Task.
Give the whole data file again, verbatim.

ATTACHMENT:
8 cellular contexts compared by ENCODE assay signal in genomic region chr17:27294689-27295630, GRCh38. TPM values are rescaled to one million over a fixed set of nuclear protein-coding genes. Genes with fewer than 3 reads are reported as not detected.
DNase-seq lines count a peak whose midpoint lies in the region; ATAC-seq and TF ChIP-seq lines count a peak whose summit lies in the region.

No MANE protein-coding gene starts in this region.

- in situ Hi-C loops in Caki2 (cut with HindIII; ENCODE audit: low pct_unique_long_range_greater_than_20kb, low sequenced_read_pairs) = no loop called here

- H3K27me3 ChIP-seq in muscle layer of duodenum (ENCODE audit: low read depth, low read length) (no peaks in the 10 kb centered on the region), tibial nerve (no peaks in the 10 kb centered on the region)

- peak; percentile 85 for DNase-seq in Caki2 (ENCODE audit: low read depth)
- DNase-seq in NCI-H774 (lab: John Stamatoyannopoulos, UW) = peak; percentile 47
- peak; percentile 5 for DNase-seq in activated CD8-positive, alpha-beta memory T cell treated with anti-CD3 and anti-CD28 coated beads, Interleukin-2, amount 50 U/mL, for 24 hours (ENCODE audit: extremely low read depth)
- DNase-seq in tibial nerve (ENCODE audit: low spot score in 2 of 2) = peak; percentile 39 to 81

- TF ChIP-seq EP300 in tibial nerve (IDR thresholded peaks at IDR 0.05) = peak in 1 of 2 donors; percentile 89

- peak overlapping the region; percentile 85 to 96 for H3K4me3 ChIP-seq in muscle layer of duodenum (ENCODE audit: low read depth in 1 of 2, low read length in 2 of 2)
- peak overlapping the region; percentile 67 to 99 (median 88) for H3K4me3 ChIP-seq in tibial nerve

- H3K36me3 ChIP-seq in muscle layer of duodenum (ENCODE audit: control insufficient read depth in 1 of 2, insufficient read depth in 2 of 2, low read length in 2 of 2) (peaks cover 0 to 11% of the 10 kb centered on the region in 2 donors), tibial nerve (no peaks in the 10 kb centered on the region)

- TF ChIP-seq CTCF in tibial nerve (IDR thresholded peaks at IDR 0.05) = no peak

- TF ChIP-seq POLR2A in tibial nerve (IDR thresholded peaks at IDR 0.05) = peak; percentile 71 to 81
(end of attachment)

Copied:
8 cellular contexts compared by ENCODE assay signal in genomic region chr17:27294689-27295630, GRCh38. TPM values are rescaled to one million over a fixed set of nuclear protein-coding genes. Genes with fewer than 3 reads are reported as not detected.
DNase-seq lines count a peak whose midpoint lies in the region; ATAC-seq and TF ChIP-seq lines count a peak whose summit lies in the region.

No MANE protein-coding gene starts in this region.

- in situ Hi-C loops in Caki2 (cut with HindIII; ENCODE audit: low pct_unique_long_range_greater_than_20kb, low sequenced_read_pairs) = no loop called here

- H3K27me3 ChIP-seq in muscle layer of duodenum (ENCODE audit: low read depth, low read length) (no peaks in the 10 kb centered on the region), tibial nerve (no peaks in the 10 kb centered on the region)

- peak; percentile 85 for DNase-seq in Caki2 (ENCODE audit: low read depth)
- DNase-seq in NCI-H774 (lab: John Stamatoyannopoulos, UW) = peak; percentile 47
- peak; percentile 5 for DNase-seq in activated CD8-positive, alpha-beta memory T cell treated with anti-CD3 and anti-CD28 coated beads, Interleukin-2, amount 50 U/mL, for 24 hours (ENCODE audit: extremely low read depth)
- DNase-seq in tibial nerve (ENCODE audit: low spot score in 2 of 2) = peak; percentile 39 to 81

- TF ChIP-seq EP300 in tibial nerve (IDR thresholded peaks at IDR 0.05) = peak in 1 of 2 donors; percentile 89

- peak overlapping the region; percentile 85 to 96 for H3K4me3 ChIP-seq in muscle layer of duodenum (ENCODE audit: low read depth in 1 of 2, low read length in 2 of 2)
- peak overlapping the region; percentile 67 to 99 (median 88) for H3K4me3 ChIP-seq in tibial nerve

- H3K36me3 ChIP-seq in muscle layer of duodenum (ENCODE audit: control insufficient read depth in 1 of 2, insufficient read depth in 2 of 2, low read length in 2 of 2) (peaks cover 0 to 11% of the 10 kb centered on the region in 2 donors), tibial nerve (no peaks in the 10 kb centered on the region)

- TF ChIP-seq CTCF in tibial nerve (IDR thresholded peaks at IDR 0.05) = no peak

- TF ChIP-seq POLR2A in tibial nerve (IDR thresholded peaks at IDR 0.05) = peak; percentile 71 to 81